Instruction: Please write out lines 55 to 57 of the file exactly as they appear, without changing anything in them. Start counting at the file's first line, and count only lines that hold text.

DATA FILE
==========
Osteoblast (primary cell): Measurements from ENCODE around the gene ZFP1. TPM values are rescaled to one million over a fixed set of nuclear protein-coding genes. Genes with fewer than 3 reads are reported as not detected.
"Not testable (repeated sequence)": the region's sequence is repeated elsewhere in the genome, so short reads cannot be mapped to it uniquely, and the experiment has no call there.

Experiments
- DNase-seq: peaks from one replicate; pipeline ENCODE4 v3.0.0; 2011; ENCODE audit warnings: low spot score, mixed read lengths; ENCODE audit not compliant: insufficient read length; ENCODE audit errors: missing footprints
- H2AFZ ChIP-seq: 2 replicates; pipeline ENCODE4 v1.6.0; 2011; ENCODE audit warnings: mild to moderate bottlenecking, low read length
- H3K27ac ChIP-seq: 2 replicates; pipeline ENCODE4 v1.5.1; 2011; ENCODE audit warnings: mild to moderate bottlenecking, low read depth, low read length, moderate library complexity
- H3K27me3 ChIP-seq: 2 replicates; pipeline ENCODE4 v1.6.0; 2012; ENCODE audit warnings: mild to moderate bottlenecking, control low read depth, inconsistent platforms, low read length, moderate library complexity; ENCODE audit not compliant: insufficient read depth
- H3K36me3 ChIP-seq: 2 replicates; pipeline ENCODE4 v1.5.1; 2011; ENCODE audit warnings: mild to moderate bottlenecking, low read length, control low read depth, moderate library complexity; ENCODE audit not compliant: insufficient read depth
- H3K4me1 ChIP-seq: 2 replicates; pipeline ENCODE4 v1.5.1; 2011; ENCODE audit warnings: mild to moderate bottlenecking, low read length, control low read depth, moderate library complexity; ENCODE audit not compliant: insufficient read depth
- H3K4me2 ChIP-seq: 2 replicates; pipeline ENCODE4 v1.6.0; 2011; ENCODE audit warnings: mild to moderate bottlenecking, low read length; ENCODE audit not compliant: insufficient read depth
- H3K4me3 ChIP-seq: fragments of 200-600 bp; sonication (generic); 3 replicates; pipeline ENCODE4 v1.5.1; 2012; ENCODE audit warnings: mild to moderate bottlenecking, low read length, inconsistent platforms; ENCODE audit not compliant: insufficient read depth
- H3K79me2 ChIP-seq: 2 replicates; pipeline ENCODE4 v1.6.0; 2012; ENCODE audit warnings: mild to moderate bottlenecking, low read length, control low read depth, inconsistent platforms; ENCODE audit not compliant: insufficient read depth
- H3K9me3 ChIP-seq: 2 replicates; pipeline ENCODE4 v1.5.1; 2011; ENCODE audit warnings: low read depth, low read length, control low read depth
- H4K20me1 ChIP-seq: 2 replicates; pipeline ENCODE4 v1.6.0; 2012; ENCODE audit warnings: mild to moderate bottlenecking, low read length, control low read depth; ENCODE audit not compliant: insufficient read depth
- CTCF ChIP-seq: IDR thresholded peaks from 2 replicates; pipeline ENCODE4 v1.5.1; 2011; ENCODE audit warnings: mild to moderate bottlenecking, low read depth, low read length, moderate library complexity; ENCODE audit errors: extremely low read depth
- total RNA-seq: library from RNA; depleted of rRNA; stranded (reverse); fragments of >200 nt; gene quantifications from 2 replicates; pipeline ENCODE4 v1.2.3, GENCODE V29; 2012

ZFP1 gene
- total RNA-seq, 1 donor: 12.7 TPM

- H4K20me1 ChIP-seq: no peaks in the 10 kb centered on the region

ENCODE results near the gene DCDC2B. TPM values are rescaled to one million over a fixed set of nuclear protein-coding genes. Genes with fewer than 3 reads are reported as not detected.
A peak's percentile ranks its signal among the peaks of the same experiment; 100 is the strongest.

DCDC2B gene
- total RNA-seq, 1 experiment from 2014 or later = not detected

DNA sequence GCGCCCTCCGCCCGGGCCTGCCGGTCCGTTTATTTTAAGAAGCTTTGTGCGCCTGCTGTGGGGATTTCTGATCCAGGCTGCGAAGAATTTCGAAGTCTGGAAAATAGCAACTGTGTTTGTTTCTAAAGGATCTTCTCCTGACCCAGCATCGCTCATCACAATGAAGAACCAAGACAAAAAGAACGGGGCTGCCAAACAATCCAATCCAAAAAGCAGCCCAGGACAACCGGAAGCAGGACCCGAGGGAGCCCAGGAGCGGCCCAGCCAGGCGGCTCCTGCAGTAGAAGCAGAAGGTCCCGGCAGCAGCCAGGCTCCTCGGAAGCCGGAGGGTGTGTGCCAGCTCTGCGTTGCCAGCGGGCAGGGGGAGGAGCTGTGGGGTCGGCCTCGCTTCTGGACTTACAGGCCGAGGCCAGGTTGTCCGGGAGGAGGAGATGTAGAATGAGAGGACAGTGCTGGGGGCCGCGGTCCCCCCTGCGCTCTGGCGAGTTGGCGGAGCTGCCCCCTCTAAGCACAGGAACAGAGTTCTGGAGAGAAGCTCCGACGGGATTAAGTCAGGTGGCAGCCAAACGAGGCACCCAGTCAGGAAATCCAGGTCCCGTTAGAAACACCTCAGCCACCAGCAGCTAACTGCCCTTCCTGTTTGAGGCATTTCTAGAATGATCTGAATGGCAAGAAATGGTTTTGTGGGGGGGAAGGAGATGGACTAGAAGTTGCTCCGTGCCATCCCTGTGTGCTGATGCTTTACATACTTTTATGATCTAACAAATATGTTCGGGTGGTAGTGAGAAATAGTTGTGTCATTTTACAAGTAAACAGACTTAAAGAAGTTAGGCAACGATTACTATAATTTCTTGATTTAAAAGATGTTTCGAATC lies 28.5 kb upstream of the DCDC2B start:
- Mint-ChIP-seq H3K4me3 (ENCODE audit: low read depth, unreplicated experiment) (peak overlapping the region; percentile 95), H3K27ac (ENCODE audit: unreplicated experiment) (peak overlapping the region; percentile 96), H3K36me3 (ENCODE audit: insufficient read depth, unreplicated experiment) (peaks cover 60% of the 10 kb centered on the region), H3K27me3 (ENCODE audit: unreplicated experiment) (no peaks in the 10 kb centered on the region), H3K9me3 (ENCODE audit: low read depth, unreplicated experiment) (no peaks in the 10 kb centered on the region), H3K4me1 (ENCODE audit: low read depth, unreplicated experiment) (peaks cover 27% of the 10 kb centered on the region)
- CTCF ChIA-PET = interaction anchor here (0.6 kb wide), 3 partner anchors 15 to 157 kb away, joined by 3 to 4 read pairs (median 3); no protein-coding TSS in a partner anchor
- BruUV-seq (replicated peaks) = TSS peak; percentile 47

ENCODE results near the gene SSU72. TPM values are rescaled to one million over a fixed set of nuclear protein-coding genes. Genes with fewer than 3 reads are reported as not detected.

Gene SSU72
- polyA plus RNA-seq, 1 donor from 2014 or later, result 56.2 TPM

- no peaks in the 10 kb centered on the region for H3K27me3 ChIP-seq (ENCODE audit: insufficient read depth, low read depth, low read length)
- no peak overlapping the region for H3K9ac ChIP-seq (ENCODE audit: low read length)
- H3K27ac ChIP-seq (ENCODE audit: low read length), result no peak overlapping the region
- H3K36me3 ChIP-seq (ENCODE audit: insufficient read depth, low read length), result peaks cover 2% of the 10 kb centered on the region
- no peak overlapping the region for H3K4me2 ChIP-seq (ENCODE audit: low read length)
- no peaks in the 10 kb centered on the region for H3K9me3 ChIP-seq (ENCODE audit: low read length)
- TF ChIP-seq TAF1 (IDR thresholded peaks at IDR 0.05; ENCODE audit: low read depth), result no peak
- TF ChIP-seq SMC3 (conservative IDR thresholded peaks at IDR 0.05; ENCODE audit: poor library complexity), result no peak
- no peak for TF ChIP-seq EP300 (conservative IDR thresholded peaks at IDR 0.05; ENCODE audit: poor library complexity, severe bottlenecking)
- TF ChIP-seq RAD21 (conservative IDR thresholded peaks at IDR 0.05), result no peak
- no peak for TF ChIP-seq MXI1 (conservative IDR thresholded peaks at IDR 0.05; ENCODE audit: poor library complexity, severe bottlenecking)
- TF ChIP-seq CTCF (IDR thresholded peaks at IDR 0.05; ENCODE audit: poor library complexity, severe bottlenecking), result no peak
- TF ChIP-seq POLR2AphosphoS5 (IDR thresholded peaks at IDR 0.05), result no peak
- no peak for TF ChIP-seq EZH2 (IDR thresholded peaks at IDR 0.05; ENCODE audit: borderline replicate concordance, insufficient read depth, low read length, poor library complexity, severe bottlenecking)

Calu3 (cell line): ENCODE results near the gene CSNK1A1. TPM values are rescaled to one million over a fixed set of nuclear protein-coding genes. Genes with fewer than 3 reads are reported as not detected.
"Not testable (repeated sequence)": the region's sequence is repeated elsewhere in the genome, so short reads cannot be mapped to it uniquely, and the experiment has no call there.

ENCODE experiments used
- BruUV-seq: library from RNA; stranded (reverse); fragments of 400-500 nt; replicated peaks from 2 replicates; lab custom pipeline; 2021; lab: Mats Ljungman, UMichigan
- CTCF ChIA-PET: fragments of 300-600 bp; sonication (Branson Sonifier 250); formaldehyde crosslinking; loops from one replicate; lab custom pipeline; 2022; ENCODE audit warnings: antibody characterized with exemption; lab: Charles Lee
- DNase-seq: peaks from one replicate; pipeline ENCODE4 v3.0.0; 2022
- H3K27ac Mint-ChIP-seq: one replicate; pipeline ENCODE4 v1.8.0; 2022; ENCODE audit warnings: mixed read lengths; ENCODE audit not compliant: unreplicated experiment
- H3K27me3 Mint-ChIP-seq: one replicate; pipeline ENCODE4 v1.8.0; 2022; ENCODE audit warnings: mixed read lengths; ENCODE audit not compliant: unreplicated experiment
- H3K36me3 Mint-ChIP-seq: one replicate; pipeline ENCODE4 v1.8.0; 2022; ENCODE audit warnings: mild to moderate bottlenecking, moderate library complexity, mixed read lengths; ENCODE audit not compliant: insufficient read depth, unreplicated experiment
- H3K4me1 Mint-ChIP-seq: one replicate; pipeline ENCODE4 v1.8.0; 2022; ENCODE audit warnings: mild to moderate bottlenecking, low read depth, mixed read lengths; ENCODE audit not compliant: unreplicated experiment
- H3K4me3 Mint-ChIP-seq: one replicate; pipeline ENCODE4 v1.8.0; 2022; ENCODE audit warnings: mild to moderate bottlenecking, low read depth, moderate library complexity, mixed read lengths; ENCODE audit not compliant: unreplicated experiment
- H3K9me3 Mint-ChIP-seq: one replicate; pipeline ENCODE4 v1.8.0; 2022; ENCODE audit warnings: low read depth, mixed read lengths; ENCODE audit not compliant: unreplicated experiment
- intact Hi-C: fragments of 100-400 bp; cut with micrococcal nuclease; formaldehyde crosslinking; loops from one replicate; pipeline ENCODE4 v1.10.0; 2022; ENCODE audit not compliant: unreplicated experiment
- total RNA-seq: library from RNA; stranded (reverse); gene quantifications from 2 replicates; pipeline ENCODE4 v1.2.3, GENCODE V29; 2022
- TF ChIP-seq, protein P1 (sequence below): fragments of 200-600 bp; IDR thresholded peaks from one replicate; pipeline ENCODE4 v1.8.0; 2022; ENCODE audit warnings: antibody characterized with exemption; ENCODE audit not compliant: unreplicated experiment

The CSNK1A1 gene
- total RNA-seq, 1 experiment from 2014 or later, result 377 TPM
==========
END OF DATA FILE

- H3K4me3 Mint-ChIP-seq: one replicate; pipeline ENCODE4 v1.8.0; 2022; ENCODE audit warnings: mild to moderate bottlenecking, low read depth, moderate library complexity, mixed read lengths; ENCODE audit not compliant: unreplicated experiment
- H3K9me3 Mint-ChIP-seq: one replicate; pipeline ENCODE4 v1.8.0; 2022; ENCODE audit warnings: low read depth, mixed read lengths; ENCODE audit not compliant: unreplicated experiment
- intact Hi-C: fragments of 100-400 bp; cut with micrococcal nuclease; formaldehyde crosslinking; loops from one replicate; pipeline ENCODE4 v1.10.0; 2022; ENCODE audit not compliant: unreplicated experiment